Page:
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Contracts and the Legal Environment for Engineers & Architects, 7/e
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Foreword from the Bench / Foreword from Academia

Foreword from the Bench

Hon. John McClellan Marshall, Senior Judge, Fourteenth Judicial District of Texas

The first question that a reader of this book is likely to ask is, "Why does an engineer or an architect need to understand the law? That is what lawyers are for." To phrase the question thus is to define the cross-disciplinary necessity for a book of this type. Engineers and architects are, by their training and experience, characteristically practical people whose professional lives are defined by mathematical and physical realities. As a result, the notion that something seemingly as fluid as the law should be of importance to that world is something that escapes many engineers and architects. The fact that this idea is erroneous was summed up best by the late Justice of the United States Supreme Court Oliver Wendell Holmes, Jr., who said, "The life of the law has not been logic; it has been experience." Nothing could be more practical than that, so why should an engineer study the law?

There are many possible answers to the question, but first and foremost, everything that an engineer or architect does in the course of a project, large or small, is governed by the contract that was signed to set it in motion every bit as much as the laws of mathematics and materials. The most basic rule of looking at a contract is that it must express the intention of the parties signing the contract so it can be upheld. If an engineer reads the contract, and it is not be written in a vocabulary that the engineer understands, then it may not be enforceable from the start, and an engineer who has studied some law will know that it is time to ask a lawyer questions to clarify the situation on paper. Certainly it may be true that an engineer probably does not need to know too much about how a contract is formed, what makes contract law different from a tort law that may deal with a car wreck, or a worker shot with a nail gun. The philosophy of the law is not the point that the engineer should be considering. When a contract fails to be completed, one of the first things lawyers consider is who their witnesses will be, and the first person they look to may well be the design professional who worked on the project. If that engineer or architect should not understand some aspects of the law, then the testimony that comes into court will be confusing at best or opaque at worst. By studying the law, the engineer or architect can learn how to reconcile the vocabulary of his or her professional expertise with the fact that the jury to whom the testimony is presented is generally not made up of other engineers.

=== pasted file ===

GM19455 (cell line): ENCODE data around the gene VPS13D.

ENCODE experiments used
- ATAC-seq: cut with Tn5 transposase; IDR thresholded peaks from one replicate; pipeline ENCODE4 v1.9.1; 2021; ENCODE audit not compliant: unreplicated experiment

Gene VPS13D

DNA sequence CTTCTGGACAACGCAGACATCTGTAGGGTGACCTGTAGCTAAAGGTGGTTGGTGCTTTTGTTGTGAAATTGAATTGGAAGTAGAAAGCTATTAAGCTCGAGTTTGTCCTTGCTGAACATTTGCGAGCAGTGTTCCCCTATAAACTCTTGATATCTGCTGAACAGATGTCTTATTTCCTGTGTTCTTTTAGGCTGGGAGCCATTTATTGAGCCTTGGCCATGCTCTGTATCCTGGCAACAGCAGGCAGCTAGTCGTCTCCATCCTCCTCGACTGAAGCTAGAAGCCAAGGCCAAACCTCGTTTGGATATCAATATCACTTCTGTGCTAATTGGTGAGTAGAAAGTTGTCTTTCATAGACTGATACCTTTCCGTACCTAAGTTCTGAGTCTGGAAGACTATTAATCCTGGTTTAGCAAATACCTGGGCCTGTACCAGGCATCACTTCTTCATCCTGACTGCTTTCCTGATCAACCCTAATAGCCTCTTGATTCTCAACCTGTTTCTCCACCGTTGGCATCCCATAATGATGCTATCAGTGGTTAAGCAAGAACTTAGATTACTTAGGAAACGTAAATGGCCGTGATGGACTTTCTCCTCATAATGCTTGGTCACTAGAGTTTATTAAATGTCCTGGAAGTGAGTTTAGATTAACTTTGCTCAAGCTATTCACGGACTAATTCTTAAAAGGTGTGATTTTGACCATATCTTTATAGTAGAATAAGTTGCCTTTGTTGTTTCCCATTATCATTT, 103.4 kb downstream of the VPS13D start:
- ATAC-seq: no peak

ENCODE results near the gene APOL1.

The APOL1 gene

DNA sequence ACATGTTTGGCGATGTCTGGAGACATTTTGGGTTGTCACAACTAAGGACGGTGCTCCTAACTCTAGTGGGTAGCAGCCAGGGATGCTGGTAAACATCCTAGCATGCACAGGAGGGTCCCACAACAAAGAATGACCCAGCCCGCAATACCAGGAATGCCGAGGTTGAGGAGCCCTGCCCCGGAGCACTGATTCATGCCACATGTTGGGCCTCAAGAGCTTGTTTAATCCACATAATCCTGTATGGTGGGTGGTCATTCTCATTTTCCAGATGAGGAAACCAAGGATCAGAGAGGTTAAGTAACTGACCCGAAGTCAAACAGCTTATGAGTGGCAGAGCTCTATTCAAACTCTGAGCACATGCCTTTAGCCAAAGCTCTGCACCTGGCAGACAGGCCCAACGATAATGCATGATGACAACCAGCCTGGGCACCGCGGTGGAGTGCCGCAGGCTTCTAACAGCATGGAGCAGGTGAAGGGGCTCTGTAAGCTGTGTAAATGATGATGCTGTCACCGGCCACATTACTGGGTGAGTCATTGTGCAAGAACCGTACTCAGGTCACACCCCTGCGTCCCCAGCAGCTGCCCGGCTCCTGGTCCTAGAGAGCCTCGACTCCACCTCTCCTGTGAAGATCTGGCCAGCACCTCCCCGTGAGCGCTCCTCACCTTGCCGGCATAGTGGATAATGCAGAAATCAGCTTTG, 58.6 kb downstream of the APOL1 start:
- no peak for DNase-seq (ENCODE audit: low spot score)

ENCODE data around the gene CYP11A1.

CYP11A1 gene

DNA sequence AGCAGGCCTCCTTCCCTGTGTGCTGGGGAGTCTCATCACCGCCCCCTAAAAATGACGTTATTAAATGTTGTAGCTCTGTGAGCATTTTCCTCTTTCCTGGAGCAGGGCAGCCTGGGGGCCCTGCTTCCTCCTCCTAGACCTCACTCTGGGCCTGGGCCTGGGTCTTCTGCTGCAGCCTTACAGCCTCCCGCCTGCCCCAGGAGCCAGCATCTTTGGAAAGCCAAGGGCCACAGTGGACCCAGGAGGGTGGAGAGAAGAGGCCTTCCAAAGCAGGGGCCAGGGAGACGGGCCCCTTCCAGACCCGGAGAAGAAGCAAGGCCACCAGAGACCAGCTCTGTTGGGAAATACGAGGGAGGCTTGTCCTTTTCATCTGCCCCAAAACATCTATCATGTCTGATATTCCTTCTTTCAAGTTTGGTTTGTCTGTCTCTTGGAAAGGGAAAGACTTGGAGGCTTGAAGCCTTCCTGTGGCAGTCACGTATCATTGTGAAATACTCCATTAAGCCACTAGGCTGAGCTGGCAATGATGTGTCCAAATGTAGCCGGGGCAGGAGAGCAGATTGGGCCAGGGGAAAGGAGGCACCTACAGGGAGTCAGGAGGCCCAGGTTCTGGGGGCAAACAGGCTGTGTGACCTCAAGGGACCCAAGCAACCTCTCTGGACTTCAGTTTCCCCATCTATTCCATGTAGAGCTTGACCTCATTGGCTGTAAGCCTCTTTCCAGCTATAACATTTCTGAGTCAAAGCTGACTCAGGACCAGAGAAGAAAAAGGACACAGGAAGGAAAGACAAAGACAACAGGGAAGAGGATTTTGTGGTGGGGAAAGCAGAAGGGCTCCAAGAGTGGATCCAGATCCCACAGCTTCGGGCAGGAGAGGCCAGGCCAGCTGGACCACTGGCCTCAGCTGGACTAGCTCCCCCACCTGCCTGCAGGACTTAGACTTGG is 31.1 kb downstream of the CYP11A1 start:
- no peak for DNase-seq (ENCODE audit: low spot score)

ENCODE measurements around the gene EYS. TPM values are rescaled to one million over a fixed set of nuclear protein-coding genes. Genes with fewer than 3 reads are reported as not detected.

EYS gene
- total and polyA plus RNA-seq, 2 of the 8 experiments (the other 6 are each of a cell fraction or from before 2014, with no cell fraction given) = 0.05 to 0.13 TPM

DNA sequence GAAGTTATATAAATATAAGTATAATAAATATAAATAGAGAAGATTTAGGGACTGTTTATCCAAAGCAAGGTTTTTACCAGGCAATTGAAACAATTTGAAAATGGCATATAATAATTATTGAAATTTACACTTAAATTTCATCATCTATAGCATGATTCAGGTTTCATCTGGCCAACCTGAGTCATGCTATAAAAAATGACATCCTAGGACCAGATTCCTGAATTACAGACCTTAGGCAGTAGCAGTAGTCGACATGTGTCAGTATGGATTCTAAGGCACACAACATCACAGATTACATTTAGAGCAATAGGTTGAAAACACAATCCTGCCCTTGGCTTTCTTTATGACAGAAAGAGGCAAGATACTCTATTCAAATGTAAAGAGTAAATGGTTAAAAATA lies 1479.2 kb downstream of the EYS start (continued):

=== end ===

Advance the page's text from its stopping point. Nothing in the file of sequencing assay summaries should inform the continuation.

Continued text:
If a design professional should be presented as an expert witness to the court, then the test of expertise by the judge as "gatekeeper" will be both as to background and method of examining the problem at hand. An engineer or architect who has had some exposure to the study of law will have a credential that likely will weigh in his or her favor in determining expertise. Also, the methodology employed will likely conform more nearly to those norms that a trial judge is accustomed to expecting from an expert. This is of critical importance because only a vanishingly small number of judges have any background in engineering. Judges are almost all liberal arts majors, no closer to engineering than physics is to existential philosophy. To get the point across, the engineer–witness must speak the language of the judge and jury, and that means that some familiarity with the law undoubtedly will be of help.

As viewed from the bench, it is safe to say that those engineers and architects who have had more than a passing acquaintance with the law tended to make the best witnesses, whether expert or simply fact, and enjoyed significantly higher success with a judge or jury than those who did not. If there should be a reason for engineers and architects to study the law, then that could serve as the quantifiable justification. More importantly, because the trial process is in its essence a search for the truth of the matter, the better informed the witness is, the higher the probability that the truth will be revealed by the verdict.